Suicide in the ED: Resources for a Safer Environment of Care

Erica Thibault, RN, MS, CNS, CWON

In 2015, more than 44,000 people took their own lives, making suicide the tenth leading cause of death in the U.S. It was the second leading cause of death among individuals aged 15-34. There were more than twice as many suicides (44,193) as homicides (17,793). For healthcare workers, meaning there is greater opportunity to recognize suicidal ideation as well as other behavioral health problems in the ED and the community.1 Despite growing awareness of suicide risk among hospital patients, Joint Commission-accredited facilities report about 85 suicides every year.2
In 2017, The Joint Commission (TJC), the U.S. Department of Veteran’s Affairs, and the American Society for Healthcare Risk Management (ASHRM) released information and resources to keep behavioral health patients safe during assessment and treatment.2, 5 These organizations regularly report on suicide numbers and recommend specific actions to prevent and treat suicidal ideation in the ED and inpatient units.

Sentinel Event Alert 56

In 2016, TJC released Sentinel Event Alert 56, outlining very specific actions and strategies for detecting and treating suicide ideation in healthcare settings. It reviews in detail who is at risk for suicide, which may affect certain demographics disproportionately— especially men over the age of 45 and military veterans.6
Risk factors include:

  • Mental or emotional disorders (depression, bipolar disorder, etc.)
  • Previous suicide attempts or self-inflicted injury
  • History of trauma or loss, such as abuse as a child
  • Serious illness or chronic pain
  • Alcohol and drug abuse, including prescribed medications
  • Social isolation or a pattern/history of aggressive/antisocial behavior
  • Access to lethal means
  • Discharge from inpatient psychiatric care6

Alert 56 suggests eight immediate actions for safety planning. TJC recommends using the “assessment results of the patient to inform the level of safety measures needed.”6
Those measures include:

  • Providing a safe environment for patients in acute suicidal crisis
  • Not leaving these patients alone
  • Checking patients and visitors for items that can be used to harm themselves or others
  • Eliminating anchor points or ligature points, which can be used for hanging or self-injury.6

Lethal means readily available in a hospital setting include: nurse call cords, electric cords (for IV pumps, pain pumps, etc.), sheets, long bandages, restraint belts, plastic bags, oxygen tubing, and bed frames.6
Following Alert 56, ASHRM identified several areas that may have gaps in care, specifically for ED patients with behavioral health concerns:5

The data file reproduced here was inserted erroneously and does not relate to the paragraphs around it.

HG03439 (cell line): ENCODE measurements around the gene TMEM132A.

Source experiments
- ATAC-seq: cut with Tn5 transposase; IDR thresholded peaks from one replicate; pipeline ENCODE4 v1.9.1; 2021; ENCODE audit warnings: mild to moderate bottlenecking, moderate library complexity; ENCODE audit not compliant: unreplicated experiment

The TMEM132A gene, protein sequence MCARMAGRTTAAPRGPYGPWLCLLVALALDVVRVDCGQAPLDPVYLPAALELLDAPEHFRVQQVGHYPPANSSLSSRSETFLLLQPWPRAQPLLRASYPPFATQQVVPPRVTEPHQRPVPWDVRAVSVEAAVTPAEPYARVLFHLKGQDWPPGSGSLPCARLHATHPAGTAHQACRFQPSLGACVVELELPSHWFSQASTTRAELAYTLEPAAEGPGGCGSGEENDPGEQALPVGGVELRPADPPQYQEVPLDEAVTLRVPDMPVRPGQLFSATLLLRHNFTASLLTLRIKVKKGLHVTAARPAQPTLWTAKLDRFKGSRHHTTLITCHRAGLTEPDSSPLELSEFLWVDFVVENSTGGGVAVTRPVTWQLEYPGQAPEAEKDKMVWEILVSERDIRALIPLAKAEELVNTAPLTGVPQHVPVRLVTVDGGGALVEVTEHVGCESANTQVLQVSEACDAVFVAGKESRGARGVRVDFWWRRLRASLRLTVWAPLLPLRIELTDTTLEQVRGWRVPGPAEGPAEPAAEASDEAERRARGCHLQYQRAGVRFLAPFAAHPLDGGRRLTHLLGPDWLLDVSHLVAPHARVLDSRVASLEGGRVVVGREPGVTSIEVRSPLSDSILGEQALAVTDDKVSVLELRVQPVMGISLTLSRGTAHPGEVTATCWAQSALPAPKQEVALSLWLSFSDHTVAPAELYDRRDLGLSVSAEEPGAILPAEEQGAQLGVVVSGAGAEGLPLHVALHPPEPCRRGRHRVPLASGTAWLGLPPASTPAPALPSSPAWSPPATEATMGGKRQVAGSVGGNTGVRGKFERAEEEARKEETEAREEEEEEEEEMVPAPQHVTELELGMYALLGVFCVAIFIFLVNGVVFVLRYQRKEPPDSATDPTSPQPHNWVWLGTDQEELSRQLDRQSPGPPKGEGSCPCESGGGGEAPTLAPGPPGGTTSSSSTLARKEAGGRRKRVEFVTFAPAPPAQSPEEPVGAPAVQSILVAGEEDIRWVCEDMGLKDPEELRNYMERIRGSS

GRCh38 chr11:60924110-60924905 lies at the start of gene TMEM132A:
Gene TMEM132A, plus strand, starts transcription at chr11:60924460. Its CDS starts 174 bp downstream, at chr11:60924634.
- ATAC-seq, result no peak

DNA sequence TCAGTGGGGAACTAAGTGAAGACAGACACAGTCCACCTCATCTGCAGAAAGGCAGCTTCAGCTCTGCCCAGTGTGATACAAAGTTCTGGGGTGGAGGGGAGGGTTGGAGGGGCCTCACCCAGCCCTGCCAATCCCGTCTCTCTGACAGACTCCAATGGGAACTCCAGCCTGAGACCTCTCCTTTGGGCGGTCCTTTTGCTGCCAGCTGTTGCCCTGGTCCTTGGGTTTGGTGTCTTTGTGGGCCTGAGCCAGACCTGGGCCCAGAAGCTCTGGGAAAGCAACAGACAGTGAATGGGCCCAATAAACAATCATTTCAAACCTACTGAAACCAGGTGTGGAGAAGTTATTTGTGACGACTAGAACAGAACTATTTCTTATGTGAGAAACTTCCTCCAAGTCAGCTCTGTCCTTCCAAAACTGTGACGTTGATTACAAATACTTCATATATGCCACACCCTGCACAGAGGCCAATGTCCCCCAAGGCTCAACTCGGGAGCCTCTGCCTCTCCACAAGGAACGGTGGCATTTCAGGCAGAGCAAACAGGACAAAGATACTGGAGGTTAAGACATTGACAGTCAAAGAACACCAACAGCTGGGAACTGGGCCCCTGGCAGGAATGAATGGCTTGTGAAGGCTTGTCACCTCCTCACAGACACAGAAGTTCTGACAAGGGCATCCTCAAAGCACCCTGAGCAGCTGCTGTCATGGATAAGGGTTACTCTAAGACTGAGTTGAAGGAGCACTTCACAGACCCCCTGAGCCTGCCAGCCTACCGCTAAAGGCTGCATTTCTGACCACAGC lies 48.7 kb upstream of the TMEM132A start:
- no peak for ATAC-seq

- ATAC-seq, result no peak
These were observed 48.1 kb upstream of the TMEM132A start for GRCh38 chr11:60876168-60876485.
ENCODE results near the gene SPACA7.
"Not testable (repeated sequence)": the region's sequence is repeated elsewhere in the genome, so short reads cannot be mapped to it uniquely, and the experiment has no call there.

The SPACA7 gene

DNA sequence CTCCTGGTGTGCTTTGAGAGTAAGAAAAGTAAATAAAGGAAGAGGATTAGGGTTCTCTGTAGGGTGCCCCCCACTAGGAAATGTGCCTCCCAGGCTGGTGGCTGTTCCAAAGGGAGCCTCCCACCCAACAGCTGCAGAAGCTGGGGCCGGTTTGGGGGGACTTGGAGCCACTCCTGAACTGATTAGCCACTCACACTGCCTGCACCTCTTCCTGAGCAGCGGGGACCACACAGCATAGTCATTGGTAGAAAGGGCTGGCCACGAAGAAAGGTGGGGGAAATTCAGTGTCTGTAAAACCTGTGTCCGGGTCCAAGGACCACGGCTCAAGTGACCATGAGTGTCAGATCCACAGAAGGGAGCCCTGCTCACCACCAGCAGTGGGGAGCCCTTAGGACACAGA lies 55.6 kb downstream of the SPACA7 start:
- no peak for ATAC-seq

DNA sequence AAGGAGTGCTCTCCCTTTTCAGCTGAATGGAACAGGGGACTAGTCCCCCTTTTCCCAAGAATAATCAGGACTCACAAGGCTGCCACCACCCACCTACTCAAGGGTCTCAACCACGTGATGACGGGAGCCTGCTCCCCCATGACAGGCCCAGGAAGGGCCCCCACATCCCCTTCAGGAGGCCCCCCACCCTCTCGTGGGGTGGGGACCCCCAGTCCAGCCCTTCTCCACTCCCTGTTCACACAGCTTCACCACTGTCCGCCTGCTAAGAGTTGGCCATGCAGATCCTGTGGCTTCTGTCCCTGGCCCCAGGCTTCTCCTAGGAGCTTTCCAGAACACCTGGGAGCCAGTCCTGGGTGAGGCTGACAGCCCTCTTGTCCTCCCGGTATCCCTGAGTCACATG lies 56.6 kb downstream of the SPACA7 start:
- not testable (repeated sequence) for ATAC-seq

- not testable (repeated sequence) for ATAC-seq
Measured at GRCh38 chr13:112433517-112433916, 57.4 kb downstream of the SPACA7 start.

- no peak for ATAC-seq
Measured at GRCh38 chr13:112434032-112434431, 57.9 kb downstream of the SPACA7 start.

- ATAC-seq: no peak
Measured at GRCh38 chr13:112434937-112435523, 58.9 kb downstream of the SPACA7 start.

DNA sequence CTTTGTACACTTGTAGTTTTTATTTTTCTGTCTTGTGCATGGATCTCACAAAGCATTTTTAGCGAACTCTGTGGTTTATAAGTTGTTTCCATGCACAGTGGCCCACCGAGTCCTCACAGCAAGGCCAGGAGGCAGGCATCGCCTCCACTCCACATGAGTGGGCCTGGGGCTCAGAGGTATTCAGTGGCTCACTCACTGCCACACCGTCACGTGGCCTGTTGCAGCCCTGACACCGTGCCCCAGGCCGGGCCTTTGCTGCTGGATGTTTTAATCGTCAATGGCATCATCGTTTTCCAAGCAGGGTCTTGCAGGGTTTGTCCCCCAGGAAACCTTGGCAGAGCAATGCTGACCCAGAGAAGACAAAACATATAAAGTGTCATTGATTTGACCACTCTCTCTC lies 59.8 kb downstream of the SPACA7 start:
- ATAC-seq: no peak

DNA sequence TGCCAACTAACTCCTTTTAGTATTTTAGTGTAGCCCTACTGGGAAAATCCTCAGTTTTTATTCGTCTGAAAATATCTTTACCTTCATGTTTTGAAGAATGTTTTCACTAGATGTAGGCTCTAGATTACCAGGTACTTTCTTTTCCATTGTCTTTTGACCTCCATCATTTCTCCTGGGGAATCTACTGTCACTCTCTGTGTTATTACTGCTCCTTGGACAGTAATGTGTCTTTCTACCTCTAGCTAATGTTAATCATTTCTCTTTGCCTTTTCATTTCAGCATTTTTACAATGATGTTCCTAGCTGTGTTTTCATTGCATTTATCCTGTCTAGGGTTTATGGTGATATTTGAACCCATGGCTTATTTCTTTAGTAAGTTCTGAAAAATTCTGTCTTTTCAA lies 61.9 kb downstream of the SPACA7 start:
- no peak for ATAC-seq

• Insufficient initial and routine assessment for patients that demonstrate high risk behaviors. The strategy includes careful screening, assessment, and reassessment. For example, perform an initial assessment upon a change in condition, change in observation level or amount of care needed, and discharge. It is worth noting that patients are at their highest risk of suicide within one week of leaving a facility.
  • Dangerous treatment setting. The typical ED may not accommodate behavioral health patients. Risk management strategies include placing patients in designated “safe rooms.” These rooms should be near the nursing station and away from doors, and designed with safety in mind—including minimizing ligature points such as those on electrical medical beds.
  • Insufficient education and training for staff. Topics for training include restraint and seclusion, monitoring and management, deescalation, and nonviolent management of aggressive behaviors.5

Design Guide for the Built Environment of Behavioral Health Facilities The Design Guide for the Built Environment of Behavioral Health Facilities addresses the environment of care for behavioral health patients. The document was first published in 2003, and is now on its seventh edition. Products found to be safe and durable are highlighted in order to help facilities select the best equipment for their patients.

A New Emphasis on Ligature Risk

In 2017, the steady trend of sentinel events caused TJC surveyors to place additional emphasis on identifying ligature risk. Each observation of a ligature or self-harm risk is documented as a requirement for improvement (RFI), with a 60- day window to achieve compliance.3 While TJC sometimes grants time extensions past the 60-day window, they will not give an extension for ligaturerelated RFIs.4